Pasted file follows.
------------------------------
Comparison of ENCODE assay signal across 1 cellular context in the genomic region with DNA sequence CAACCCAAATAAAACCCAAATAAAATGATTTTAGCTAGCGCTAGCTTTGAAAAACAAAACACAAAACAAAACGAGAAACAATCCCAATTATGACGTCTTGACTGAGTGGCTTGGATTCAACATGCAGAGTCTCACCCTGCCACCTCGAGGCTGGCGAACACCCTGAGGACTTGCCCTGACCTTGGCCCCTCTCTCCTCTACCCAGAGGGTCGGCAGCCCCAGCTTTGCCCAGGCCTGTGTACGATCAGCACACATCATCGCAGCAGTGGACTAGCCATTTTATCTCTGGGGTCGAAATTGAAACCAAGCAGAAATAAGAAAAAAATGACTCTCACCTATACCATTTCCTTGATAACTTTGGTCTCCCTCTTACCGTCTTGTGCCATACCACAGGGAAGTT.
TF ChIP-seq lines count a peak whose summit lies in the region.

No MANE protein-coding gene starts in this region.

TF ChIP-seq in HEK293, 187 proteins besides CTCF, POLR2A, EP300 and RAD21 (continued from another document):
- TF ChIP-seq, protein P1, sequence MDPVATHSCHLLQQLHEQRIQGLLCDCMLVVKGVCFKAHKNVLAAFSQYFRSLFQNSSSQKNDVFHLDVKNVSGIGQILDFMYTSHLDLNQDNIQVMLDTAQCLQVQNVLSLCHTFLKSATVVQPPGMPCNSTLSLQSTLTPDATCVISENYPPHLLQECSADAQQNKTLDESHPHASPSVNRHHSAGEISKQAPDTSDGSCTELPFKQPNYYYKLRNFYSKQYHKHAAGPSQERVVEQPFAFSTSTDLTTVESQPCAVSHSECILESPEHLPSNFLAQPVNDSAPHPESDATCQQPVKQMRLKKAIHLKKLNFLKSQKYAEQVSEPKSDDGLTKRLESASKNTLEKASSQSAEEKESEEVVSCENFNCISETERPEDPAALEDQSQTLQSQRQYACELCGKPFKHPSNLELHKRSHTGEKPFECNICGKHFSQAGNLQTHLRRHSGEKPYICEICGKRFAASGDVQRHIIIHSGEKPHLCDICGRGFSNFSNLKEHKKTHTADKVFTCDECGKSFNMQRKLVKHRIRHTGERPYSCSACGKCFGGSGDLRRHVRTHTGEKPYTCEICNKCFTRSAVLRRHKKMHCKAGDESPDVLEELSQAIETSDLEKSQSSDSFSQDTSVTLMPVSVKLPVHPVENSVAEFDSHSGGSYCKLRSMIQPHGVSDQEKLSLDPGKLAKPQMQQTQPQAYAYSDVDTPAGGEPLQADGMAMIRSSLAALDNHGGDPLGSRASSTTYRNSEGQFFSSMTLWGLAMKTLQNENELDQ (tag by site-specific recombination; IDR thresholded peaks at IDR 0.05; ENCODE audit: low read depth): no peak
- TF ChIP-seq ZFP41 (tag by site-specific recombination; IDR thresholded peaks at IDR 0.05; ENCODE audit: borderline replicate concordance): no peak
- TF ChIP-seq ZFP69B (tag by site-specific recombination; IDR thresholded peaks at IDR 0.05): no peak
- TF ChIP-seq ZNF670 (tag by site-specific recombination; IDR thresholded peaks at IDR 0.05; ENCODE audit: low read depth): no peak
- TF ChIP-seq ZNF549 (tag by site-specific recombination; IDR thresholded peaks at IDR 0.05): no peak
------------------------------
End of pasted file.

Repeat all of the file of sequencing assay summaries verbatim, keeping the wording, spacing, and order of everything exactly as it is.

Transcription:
Comparison of ENCODE assay signal across 1 cellular context in the genomic region with DNA sequence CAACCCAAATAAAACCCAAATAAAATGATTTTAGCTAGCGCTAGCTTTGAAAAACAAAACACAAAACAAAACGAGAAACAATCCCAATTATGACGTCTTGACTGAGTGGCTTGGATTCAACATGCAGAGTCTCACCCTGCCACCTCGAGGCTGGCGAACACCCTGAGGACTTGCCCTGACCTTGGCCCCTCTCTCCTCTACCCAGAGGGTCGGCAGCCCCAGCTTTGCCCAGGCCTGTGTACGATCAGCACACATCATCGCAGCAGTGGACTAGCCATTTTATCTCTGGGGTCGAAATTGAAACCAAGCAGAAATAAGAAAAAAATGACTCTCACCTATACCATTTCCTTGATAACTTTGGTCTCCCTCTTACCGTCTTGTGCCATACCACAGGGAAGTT.
TF ChIP-seq lines count a peak whose summit lies in the region.

No MANE protein-coding gene starts in this region.

TF ChIP-seq in HEK293, 187 proteins besides CTCF, POLR2A, EP300 and RAD21 (continued from another document):
- TF ChIP-seq, protein P1, sequence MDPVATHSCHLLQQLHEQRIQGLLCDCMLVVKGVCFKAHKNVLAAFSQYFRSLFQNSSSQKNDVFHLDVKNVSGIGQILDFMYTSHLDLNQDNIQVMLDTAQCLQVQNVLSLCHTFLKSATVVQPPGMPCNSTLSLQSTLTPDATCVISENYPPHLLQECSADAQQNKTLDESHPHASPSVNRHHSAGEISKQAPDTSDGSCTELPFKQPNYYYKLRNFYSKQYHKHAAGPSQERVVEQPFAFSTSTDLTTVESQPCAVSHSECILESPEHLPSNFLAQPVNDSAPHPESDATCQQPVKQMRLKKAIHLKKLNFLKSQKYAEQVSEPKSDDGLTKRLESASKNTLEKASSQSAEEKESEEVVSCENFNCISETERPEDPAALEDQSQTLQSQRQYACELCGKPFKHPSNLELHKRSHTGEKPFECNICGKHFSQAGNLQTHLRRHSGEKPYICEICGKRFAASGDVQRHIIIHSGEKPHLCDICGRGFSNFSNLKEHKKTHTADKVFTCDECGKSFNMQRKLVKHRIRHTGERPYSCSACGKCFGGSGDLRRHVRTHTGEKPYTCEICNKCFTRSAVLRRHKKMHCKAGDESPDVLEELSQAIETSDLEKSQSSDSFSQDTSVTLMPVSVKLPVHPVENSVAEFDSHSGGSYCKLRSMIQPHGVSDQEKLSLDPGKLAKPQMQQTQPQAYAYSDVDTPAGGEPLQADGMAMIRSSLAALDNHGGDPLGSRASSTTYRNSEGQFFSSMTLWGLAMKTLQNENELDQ (tag by site-specific recombination; IDR thresholded peaks at IDR 0.05; ENCODE audit: low read depth): no peak
- TF ChIP-seq ZFP41 (tag by site-specific recombination; IDR thresholded peaks at IDR 0.05; ENCODE audit: borderline replicate concordance): no peak
- TF ChIP-seq ZFP69B (tag by site-specific recombination; IDR thresholded peaks at IDR 0.05): no peak
- TF ChIP-seq ZNF670 (tag by site-specific recombination; IDR thresholded peaks at IDR 0.05; ENCODE audit: low read depth): no peak
- TF ChIP-seq ZNF549 (tag by site-specific recombination; IDR thresholded peaks at IDR 0.05): no peak